Ecomorphological adaptations in Collembola in relation to feeding strategies and microhabitat

Miriama Malcicka*, Matty P. Berg, Jacintha Ellers

*Corresponding author for this work

Research output: Contribution to JournalArticleAcademicpeer-review


Some of the most important functional traits in animals are related to the potentially vast array of feeding strategies and microhabitat use. Correlated evolution of diet and habitat specialization with ecomorphological traits has been described in vertebrates, but such functional trait variation in soil in vertebrates is less well-studied. In this study, we explore the evidence for ecomorphological adaptations in Collembola, an important group of soil invertebrates, and place this in the context of their feeding biology, vertical stratification in soil and reproduction mode. For this purpose, we compiled a database of functional traits, including mouthparts structures (mandibula, maxilla), feeding guilds (microbivores, herbivores and scavengers/carnivores), vertical habitat stratification (epigeic, hemiedaphic, euedaphic) and reproduction mode (bisexual, parthenogenetic). We used phylogenetic reconstructions and Pagel's discrete method to test for correlations between various traits. We found a correlation between diet and mandibulae structure, with scavengers/predators possessing scratching/piercing mandibulae without a molar plate, while chewing mandibulae with a molar plate were associated with herbivores and microbivores. Vertical habitat stratification did not correlate to diet or to reproduction mode. No phylogenetic signal was found in the structure of the maxillae, although maxillae in the scavenger/predatory diet group differed structurally from herbivores and/or microbivores. The correlated evolution seen between scavengers/predators and scratching/piercing mandibulae indicate selective pressures linking different morphological traits related to the biology of Collembola, and shed new light on the broader context of diet evolution in soil arthropods.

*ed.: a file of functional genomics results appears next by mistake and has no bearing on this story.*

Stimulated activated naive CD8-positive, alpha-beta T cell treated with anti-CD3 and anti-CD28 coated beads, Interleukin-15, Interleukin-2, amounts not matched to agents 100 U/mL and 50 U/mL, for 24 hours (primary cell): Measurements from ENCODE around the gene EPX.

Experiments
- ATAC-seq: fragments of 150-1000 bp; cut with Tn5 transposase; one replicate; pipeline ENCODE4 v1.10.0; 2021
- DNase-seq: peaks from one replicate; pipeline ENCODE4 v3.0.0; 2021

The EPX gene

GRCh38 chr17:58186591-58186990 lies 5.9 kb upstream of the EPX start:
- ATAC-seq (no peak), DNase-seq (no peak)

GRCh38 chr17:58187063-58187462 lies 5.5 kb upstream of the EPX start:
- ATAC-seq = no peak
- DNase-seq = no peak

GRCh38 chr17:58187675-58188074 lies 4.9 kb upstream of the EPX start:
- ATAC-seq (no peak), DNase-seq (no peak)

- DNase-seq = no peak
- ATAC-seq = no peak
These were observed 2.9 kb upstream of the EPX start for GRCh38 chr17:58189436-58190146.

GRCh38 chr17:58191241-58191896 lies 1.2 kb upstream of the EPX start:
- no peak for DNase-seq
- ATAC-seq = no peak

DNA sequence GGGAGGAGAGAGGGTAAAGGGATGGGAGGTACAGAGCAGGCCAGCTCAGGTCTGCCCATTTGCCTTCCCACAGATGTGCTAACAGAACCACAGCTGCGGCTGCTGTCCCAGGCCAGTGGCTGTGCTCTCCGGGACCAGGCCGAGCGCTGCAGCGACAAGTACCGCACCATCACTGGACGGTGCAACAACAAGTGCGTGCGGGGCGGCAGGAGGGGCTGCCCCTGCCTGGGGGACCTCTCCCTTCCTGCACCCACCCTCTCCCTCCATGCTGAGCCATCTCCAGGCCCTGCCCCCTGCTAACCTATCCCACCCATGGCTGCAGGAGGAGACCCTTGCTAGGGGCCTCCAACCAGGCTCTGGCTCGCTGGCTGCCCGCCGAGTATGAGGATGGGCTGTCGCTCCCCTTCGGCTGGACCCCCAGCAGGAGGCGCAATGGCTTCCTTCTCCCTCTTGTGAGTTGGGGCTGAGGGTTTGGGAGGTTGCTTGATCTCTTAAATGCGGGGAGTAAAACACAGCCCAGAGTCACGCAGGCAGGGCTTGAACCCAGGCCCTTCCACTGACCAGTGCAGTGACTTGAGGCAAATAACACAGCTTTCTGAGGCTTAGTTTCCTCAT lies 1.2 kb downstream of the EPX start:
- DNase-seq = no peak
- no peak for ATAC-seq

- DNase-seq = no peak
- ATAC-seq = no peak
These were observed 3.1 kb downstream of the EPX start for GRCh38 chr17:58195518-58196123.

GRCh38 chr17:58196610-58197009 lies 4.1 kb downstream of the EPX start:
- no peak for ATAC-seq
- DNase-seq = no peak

Original languageEnglish
Pages (from-to)82-91
JournalEuropean Journal of Soil Biology
Publication statusPublished - 1 Jan 2017


  • Diet
  • Ecomorphology
  • Microhabitat
  • Mouthparts
  • Reproduction mode
  • Springtails


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